Landscape metrics in Dinamica EGO

What will you learn?

  • Calculate landscape metrics
  • Mean patch size
  • Mean patch edge length
  • Fractal dimension

Landscape metrics (McGarigal and Marks, 1995) can be useful tools to assess the quality of habitats when extensive biodiversity inventories or ecological data are not available or are difficult to obtain, as landscape metrics are strongly related to biodiversity indicators (Metzger, 2006). For example, landscape metrics can be applied to identify the best landscape configuration for forest species conservation -independently of the perceptions of individual species-, which is hypothetically a landscape with: i) a high forest cover; ii) a small number of forest fragments; iii) a high largest forest patch index that can support stable populations and be a source for small patches; iv) a large mean forest patch area; and v) a high mean forest proximity index (Teixeira et al., 2009). Therefore, the application of these metrics consists of a powerful tool to describe the consequences of land-use and land-cover dynamics on the conservation of biodiversity. In this context, we introduce here a series of models designed in Dinamica EGO to calculate landscape metrics. Instead of providing a black box solution, all these metrics are developed using Dinamica EGO modeling language, thus they serve as templates to derive a wide variety of metrics.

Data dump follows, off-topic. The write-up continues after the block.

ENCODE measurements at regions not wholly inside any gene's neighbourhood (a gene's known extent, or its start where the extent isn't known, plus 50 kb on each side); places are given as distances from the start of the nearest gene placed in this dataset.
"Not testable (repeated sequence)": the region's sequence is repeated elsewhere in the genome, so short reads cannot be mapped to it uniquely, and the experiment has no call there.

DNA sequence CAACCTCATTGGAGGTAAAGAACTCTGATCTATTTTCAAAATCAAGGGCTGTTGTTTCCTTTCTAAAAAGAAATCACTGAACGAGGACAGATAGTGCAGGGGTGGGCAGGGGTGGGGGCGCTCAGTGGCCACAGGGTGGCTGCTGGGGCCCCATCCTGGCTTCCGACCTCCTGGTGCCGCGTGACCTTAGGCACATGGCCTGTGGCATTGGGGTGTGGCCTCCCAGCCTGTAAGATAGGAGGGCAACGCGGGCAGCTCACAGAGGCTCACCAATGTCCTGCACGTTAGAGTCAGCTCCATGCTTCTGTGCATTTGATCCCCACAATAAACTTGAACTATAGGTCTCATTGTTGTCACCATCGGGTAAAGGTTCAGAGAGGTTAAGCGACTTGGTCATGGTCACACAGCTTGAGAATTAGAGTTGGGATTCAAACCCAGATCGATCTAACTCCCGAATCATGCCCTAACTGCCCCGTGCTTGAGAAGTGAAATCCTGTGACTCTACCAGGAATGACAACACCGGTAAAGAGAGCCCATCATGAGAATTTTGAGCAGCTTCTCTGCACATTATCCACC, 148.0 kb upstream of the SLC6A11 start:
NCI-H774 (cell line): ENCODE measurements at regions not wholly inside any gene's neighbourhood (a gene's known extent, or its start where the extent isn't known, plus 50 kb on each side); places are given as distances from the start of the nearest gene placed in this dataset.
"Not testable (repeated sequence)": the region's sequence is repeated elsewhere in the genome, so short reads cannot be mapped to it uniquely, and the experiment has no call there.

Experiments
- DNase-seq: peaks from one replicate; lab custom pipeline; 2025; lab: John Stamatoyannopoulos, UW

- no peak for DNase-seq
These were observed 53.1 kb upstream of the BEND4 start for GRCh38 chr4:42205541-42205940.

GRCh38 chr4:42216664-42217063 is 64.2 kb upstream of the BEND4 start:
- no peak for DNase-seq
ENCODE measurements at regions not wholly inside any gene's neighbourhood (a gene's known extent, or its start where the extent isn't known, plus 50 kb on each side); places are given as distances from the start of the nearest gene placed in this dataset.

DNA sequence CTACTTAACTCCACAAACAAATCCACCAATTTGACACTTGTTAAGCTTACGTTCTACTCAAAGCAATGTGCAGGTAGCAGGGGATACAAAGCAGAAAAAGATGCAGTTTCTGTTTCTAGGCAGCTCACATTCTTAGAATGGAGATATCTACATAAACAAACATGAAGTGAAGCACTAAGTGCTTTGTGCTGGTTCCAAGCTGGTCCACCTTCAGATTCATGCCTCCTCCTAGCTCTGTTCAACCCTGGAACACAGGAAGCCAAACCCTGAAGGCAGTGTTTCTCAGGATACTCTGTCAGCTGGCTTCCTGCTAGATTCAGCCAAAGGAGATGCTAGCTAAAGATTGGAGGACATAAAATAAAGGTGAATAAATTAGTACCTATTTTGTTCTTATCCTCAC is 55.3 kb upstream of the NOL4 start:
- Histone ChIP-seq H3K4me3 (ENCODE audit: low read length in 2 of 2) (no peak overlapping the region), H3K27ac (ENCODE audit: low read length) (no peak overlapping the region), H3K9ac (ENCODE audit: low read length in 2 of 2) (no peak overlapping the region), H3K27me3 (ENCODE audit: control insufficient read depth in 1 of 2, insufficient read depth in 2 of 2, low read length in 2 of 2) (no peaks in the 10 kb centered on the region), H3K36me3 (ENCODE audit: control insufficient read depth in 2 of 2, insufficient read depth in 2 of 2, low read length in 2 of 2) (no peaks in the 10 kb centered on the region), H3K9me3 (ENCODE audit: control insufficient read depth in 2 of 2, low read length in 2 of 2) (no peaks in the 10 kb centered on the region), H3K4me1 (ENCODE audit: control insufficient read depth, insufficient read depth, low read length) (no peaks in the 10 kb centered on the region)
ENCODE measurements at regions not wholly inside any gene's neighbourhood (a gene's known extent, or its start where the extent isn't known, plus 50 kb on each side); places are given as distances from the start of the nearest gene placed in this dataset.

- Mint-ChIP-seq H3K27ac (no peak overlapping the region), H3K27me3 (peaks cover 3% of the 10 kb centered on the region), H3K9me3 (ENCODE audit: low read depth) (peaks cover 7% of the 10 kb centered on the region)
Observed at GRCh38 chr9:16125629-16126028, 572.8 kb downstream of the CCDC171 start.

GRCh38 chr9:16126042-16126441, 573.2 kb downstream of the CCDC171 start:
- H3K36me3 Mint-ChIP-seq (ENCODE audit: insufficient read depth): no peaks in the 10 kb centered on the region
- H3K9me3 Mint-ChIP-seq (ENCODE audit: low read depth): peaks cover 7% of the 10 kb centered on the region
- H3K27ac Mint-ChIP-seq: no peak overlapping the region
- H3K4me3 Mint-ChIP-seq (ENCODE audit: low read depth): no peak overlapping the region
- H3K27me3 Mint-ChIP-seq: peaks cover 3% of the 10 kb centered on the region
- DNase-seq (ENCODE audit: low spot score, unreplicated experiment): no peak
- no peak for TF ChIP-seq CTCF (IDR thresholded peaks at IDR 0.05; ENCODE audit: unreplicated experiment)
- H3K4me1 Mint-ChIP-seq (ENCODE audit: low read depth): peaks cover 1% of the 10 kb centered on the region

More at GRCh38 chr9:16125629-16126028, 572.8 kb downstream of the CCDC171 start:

Load the model calc_mean_patch_sizes_and_standard_deviations.ego from Examples\landscape_metrics\calc_mean_patch_sizes_and_standard_deviations

The Calc Mean Patch Sizes and Standard Deviations is a submodel that calculates the size of each patch of a landscape class and for each class the mean patch size and patch size standard deviation. A table is output for each metric.

Remember: a submodel is a set of other functors (a model) combined to perform specific operations.

Load now the model calc_mean_patch_edges_and_standard_deviations.ego from Examples\landscape_metrics\ calc_mean_patch_edges_and_standard_deviations.

This model calculates the edge length of each patch of a landscape class and for each class the mean patch edge length and patch edge length standard deviation.

These two set of metrics are input for more complex metrics, such as fractal dimension and largest patch index. For example, fractal dimension for a landscape class can be estimated using the perimeter-area relationship, so If sufficient data are available, the slope of the line obtained by regressing log(P), patch edge lengths, on log(A), patch areas, is equal to 2/D (Burrough, 1986). Check other landscape metrics models, such as mean patch distance, largest patch index, in Examples\landscape_metrics.

Next Lesson